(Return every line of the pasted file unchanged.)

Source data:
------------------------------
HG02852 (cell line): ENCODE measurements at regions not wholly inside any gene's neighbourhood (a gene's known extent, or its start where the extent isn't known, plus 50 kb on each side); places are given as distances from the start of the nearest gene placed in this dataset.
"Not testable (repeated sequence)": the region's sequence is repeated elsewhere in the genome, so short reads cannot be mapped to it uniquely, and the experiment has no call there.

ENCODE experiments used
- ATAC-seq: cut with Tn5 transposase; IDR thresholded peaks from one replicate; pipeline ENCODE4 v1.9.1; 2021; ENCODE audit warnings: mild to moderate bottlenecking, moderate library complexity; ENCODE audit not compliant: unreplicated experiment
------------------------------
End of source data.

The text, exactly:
HG02852 (cell line): ENCODE measurements at regions not wholly inside any gene's neighbourhood (a gene's known extent, or its start where the extent isn't known, plus 50 kb on each side); places are given as distances from the start of the nearest gene placed in this dataset.
"Not testable (repeated sequence)": the region's sequence is repeated elsewhere in the genome, so short reads cannot be mapped to it uniquely, and the experiment has no call there.

ENCODE experiments used
- ATAC-seq: cut with Tn5 transposase; IDR thresholded peaks from one replicate; pipeline ENCODE4 v1.9.1; 2021; ENCODE audit warnings: mild to moderate bottlenecking, moderate library complexity; ENCODE audit not compliant: unreplicated experiment